Some ten million children in India spend their days working instead of going to school. The problem is especially prevalent in the capital, Delhi where migration is one of many factors driving child labor.
Many children in Africa have to work as domestic help, on plantations or in prostitution to survive. They are robbed of their childhood and guaranteed a life in poverty if they are kept out of school.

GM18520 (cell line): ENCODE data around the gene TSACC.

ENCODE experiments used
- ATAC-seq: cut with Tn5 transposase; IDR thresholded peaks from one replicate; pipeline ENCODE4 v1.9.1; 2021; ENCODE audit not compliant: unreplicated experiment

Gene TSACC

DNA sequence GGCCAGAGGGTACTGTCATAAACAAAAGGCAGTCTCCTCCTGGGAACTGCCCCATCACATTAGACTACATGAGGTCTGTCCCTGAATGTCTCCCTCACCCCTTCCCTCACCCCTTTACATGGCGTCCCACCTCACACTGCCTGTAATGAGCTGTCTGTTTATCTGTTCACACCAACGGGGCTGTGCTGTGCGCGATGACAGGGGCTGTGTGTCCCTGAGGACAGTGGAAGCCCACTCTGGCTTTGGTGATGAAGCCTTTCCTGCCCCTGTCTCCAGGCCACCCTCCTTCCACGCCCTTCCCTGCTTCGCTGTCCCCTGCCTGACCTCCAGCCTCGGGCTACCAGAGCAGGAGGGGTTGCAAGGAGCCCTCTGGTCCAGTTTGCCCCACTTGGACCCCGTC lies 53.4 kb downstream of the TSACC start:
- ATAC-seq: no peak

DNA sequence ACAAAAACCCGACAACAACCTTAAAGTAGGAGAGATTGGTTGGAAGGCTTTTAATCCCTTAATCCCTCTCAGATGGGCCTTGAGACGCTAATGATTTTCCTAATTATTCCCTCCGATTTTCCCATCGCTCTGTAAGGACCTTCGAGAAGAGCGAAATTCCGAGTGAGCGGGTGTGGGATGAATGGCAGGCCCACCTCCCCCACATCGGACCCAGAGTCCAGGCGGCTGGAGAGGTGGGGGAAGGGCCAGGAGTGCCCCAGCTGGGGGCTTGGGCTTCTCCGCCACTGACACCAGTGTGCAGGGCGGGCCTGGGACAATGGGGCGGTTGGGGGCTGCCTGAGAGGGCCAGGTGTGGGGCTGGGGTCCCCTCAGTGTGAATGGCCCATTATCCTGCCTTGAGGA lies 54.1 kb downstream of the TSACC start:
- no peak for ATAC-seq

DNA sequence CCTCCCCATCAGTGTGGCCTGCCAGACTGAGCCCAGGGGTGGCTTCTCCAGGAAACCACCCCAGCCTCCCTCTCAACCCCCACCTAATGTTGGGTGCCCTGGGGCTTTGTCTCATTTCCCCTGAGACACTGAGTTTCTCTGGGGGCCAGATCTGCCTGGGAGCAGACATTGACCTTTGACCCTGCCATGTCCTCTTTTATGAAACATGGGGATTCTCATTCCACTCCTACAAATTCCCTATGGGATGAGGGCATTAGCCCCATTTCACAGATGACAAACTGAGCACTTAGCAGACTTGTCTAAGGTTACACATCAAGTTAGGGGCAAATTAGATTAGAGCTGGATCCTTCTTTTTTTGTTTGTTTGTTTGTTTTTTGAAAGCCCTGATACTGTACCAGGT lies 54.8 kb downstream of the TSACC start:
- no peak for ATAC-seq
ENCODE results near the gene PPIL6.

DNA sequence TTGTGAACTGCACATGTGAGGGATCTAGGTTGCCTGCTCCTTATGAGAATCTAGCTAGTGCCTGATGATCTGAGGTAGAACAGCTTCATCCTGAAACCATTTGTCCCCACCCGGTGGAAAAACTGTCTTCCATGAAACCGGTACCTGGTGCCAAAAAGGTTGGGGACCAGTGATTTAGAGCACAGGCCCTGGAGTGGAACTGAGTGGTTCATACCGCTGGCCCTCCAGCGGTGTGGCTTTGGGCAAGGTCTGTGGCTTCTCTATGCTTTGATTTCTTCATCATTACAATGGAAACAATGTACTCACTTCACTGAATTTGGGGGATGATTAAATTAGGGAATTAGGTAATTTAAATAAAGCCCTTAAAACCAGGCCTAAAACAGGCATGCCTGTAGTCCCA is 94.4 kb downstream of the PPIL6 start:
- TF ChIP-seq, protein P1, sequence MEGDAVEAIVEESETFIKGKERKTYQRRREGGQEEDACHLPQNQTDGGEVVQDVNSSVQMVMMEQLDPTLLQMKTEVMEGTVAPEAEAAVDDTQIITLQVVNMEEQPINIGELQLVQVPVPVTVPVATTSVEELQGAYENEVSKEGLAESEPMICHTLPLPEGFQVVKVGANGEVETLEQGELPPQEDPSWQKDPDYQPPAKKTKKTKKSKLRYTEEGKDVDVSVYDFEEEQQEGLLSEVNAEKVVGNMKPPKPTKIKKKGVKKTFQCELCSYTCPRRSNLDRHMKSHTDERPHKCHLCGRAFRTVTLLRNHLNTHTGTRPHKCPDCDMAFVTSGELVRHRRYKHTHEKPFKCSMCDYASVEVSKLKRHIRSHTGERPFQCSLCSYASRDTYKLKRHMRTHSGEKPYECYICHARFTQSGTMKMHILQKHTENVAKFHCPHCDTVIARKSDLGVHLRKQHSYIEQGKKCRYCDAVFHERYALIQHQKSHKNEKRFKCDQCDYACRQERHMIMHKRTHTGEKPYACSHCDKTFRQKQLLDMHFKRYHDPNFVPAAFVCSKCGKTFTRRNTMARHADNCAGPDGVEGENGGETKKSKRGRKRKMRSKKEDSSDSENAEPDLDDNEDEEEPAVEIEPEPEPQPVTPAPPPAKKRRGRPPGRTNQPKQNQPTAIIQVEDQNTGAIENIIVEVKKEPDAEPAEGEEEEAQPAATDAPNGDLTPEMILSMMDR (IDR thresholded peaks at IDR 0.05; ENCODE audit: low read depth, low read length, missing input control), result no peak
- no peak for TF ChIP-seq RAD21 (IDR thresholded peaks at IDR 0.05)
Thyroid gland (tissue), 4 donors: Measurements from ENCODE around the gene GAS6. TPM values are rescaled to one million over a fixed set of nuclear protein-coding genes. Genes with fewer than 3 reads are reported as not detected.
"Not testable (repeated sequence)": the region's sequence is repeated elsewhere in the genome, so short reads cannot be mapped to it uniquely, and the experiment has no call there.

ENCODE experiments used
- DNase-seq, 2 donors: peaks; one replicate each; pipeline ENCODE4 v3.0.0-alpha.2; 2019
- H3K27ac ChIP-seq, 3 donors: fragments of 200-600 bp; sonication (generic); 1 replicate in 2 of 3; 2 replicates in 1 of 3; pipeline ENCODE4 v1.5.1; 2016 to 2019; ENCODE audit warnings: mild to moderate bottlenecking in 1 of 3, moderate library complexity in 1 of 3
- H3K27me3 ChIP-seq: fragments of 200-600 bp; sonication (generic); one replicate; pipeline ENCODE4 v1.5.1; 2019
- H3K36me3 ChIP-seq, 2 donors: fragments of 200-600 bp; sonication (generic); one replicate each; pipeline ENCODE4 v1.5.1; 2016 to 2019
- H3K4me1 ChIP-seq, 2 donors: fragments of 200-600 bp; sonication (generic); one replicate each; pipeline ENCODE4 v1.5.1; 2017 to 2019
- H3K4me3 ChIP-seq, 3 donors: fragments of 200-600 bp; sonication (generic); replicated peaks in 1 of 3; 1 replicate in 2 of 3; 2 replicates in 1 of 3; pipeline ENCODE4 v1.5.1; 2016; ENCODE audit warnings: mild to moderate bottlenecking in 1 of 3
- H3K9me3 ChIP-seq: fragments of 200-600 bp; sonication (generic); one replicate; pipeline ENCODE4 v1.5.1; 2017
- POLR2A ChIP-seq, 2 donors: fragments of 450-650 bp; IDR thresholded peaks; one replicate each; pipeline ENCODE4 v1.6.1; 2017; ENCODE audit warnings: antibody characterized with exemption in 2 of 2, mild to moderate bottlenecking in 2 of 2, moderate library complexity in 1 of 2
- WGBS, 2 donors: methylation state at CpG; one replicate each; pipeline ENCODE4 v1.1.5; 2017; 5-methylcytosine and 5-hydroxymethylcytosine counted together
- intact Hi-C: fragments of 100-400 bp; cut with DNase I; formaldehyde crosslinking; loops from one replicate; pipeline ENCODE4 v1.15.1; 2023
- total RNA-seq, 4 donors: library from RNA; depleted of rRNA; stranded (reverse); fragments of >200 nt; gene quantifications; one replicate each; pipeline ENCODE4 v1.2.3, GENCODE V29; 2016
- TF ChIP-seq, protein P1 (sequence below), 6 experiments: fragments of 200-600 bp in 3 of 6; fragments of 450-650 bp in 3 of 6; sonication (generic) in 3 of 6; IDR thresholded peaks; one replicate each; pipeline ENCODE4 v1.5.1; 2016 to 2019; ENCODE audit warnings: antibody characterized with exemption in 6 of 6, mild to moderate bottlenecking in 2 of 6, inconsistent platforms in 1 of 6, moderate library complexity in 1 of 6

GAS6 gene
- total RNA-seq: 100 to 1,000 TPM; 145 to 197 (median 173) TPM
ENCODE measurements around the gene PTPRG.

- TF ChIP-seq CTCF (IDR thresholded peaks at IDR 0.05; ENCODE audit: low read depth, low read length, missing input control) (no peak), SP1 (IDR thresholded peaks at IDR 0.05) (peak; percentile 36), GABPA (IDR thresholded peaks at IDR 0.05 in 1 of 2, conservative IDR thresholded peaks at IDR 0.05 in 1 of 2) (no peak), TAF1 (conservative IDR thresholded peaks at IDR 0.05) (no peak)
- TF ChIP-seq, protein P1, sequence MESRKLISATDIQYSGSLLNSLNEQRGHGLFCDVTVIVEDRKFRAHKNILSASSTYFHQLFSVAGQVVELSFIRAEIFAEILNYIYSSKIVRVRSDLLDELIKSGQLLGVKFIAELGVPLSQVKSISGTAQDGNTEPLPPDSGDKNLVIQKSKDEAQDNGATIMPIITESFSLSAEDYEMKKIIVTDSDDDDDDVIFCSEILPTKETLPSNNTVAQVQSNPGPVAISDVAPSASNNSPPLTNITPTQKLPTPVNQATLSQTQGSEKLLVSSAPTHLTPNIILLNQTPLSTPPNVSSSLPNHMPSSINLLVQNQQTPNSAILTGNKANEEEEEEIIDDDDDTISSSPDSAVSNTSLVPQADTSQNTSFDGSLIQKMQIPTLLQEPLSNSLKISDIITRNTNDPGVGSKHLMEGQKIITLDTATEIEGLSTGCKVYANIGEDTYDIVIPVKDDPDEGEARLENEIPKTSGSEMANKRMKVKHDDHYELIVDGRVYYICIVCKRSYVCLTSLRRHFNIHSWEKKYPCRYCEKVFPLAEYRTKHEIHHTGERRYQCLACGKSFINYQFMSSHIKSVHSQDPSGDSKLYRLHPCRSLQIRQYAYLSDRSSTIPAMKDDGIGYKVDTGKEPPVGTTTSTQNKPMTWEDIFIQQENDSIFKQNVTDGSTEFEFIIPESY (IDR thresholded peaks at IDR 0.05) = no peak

The UN's international labor organization has started centenary celebrations in Geneva. Chancellor Merkel is among the world leaders attending to make a point for "social standards."
A couple of years ago, a Berlin-based entrepreneur took a risky decision of starting yet another fashion label in a crowded market and focusing on bags and backpacks. His Indian partner has helped his business thrive.
The international community has pledged to accelerate efforts to eradicate child labor by 2025 at a major UN conference in Buenos Aires. Around 10 percent of children have to work, and the problem could get even worse.
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